Stop and Frisk: A Proactive Response or Bias-Based Policing?

George M. Froggé, Austin Peay State University

Crime detection and prevention are two important duties performed by police on a daily basis. There is a fine line to observe when it comes to crime prevention and protecting an individual’s Constitutional rights. Advocates for implementing the crime control model would agree with routine enforcement of stop-and-frisk, as a proactive police response. On the other end of the spectrum, proponents of the due process model pose it is just another form of bias-based policing and racially motivated. This paper will discuss the concept of stop-and-frisk, while giving the reader an opportunity to determine if it is a proactive police response to crime or bias-based policing.



The Fourth Amendment to the U.S. Constitution safeguards a citizen from illegal search and seizure. People have the right to be secure in their persons, houses, papers, and effects, against unreasonable searches and seizures (Brandl, 2018; Ferdico et al., 2016; Fradella & White, 2016). There is a specific protocol that must be followed, by law enforcement officers, when interacting with the public. A voluntary field interview is when an officer briefly stops and talks to a citizen. It might be a greeting or asking if they have seen a specific person in the area. The detention of a citizen requires a different standard, and this is where the notion of reasonable suspicion is introduced. 

The Reasonable Suspicion Standard gives officers the authority to stop a person. According to Ferdico et al., (2016), “A law enforcement officer may stop and briefly detain a person for investigative purposes, if the officer has a reasonable suspicion supported by articulable facts that criminal activity may be afoot, even if the officer lacks probable cause” (p. 317). Reasonable suspicion is less than probable cause, which is required for an arrest and /or search warrant. A law enforcement officer has limited authority to frisk and may not frisk everyone they stop to investigate possible criminal activity (Brandl, 2018; Ferdico et al., 2016; Fradella & White, 2016).   The key factor is that the officer feels the person being frisked is armed and considered dangerous. It is not a normal practice to stop-and-frisk randomly; there are specific parameters and procedures that must be followed.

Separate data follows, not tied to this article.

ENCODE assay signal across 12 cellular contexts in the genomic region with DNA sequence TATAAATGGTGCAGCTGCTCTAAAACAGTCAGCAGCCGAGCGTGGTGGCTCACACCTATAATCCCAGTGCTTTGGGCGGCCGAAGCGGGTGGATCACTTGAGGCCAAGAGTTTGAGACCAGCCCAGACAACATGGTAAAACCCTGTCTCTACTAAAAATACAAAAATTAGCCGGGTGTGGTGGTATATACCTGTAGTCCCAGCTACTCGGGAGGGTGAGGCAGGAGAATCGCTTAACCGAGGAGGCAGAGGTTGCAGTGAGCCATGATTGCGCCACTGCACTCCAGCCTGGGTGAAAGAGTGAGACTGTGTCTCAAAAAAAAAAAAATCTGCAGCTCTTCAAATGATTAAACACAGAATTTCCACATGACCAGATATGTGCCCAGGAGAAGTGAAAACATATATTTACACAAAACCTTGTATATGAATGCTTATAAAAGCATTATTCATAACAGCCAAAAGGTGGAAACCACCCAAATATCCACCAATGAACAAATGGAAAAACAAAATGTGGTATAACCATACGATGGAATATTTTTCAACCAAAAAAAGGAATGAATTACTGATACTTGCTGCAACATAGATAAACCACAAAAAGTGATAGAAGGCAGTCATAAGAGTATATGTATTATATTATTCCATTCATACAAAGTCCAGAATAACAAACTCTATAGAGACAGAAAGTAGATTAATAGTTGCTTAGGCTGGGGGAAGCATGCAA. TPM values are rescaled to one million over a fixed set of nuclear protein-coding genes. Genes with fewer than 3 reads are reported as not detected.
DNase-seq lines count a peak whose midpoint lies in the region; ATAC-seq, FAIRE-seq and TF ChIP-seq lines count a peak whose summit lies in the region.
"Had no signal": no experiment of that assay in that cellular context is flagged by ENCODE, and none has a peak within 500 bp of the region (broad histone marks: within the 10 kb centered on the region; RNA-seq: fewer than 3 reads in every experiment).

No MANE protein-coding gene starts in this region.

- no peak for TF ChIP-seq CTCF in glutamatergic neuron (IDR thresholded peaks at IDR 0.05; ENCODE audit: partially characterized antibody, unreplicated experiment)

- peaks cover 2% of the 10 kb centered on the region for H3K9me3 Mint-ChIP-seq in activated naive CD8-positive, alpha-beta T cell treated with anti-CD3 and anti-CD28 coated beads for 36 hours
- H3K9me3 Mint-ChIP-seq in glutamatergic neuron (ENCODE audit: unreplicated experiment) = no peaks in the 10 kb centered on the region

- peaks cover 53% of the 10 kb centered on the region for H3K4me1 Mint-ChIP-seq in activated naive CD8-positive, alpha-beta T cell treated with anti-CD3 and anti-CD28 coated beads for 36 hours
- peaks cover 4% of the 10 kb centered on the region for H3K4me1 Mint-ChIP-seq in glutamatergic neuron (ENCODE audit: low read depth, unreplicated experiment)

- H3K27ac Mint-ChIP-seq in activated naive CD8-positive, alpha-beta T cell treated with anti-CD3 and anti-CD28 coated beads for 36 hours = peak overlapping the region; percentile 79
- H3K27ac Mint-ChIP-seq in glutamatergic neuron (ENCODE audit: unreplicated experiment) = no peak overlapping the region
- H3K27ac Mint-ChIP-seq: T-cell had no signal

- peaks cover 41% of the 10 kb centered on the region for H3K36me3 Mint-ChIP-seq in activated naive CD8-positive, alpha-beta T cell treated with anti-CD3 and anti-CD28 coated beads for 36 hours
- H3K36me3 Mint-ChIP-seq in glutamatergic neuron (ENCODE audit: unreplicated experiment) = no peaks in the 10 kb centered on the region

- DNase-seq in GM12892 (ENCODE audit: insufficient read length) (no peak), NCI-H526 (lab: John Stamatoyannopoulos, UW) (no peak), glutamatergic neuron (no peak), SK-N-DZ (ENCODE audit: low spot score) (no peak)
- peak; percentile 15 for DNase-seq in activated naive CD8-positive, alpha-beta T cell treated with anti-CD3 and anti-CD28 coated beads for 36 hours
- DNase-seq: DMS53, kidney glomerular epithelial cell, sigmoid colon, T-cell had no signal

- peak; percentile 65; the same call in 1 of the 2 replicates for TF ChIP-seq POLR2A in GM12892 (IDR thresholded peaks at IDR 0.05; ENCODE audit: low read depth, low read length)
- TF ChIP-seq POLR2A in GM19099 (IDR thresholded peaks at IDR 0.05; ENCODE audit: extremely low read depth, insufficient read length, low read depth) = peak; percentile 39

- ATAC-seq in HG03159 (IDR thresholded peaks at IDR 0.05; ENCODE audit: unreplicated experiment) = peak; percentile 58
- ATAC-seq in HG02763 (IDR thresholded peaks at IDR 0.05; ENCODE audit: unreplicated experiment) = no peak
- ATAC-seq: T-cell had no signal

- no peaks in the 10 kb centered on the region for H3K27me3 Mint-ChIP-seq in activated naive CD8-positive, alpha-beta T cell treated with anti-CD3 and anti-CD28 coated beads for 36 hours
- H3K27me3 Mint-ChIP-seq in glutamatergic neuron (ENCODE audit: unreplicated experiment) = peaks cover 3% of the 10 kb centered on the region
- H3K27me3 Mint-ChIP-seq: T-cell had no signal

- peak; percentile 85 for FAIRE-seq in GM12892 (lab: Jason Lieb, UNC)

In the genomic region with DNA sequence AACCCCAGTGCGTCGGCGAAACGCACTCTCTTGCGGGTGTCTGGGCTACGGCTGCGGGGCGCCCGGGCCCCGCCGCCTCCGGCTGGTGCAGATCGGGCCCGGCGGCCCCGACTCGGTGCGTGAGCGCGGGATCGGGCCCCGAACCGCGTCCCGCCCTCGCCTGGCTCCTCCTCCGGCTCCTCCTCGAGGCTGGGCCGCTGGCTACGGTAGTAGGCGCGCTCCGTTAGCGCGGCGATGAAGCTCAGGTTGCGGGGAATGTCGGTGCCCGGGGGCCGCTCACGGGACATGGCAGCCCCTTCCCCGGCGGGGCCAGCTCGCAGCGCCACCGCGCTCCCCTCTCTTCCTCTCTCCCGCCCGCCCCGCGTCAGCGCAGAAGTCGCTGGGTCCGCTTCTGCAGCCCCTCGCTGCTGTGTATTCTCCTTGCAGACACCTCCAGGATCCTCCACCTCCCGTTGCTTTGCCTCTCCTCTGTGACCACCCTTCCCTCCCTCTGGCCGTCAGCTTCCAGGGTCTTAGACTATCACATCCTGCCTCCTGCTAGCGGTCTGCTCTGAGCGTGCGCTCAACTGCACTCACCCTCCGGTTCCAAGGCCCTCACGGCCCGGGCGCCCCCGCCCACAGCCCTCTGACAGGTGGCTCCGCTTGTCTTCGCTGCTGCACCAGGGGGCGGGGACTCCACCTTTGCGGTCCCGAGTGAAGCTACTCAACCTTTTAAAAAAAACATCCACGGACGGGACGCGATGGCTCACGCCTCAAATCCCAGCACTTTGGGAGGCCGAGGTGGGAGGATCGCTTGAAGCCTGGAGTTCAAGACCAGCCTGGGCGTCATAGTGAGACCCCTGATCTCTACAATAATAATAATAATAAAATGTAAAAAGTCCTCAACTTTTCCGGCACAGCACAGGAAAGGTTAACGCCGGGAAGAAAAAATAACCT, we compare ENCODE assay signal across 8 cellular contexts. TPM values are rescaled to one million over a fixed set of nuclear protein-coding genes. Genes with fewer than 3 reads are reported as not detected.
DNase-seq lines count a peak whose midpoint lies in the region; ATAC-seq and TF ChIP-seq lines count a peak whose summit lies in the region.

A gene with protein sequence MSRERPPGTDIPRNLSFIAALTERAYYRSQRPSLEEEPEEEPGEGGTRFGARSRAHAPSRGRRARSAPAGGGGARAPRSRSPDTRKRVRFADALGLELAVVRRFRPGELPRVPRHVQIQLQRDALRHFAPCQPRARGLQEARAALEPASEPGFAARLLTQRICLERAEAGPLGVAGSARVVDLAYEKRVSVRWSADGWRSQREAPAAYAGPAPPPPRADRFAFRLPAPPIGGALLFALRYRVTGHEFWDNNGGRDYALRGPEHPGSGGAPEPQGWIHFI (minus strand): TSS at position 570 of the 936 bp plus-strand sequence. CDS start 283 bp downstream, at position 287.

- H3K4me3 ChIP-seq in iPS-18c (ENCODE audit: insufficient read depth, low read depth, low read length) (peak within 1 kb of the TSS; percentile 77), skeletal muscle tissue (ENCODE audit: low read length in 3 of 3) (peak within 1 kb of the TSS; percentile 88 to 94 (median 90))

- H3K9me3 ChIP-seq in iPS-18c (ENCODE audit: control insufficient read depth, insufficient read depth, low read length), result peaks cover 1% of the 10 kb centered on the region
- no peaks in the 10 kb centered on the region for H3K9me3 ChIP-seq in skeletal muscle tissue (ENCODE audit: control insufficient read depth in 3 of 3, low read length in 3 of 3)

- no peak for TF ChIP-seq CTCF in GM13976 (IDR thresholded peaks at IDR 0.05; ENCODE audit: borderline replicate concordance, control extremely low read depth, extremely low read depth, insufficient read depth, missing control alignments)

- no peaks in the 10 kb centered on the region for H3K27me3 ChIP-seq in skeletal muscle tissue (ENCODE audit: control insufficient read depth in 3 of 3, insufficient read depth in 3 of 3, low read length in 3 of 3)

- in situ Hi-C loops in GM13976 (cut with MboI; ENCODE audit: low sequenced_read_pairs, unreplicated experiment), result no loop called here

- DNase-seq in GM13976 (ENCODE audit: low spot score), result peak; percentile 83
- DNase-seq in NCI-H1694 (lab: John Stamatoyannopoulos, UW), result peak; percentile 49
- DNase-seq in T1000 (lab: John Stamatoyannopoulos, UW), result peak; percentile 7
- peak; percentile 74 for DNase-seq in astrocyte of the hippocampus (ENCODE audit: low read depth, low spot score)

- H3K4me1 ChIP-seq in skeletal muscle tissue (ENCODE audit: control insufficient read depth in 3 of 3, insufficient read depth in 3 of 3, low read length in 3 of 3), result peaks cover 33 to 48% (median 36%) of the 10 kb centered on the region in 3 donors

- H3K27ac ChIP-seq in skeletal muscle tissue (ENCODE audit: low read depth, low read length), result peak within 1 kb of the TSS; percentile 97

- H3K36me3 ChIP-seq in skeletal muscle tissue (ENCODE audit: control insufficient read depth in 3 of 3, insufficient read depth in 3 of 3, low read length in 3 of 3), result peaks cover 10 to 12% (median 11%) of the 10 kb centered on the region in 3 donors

Stop & Frisk

Ferdico et al. (2016) states, “A law enforcement officer’s powers to detain and question suspicious persons, dates back to the Common Law of England, where constables had the power to detain suspicious persons overnight to investigate their suspicious activities” (p. 308). While keeping the safeguards of the Constitution in mind, the officer must have reasonable suspicion, supported by articulated facts, before detaining someone about their suspicious activity. Terry v. Ohio (1968) is the U.S. Supreme Court’s precedential case establishing a “Terry Stop” (Brandl, 2018; Ferdico et al., 2016; Fradella & White, 2016; Harris, 2013). The standard of reasonable suspicion must apply and the concept of “stop and frisk” involves a limited investigative detention. These police/citizen encounters are limited to a pat-down of the outer clothing; therefore, ensuring the safety of the investigating officer(s). A more intrusive police/citizen encounter leads to notion of probable cause.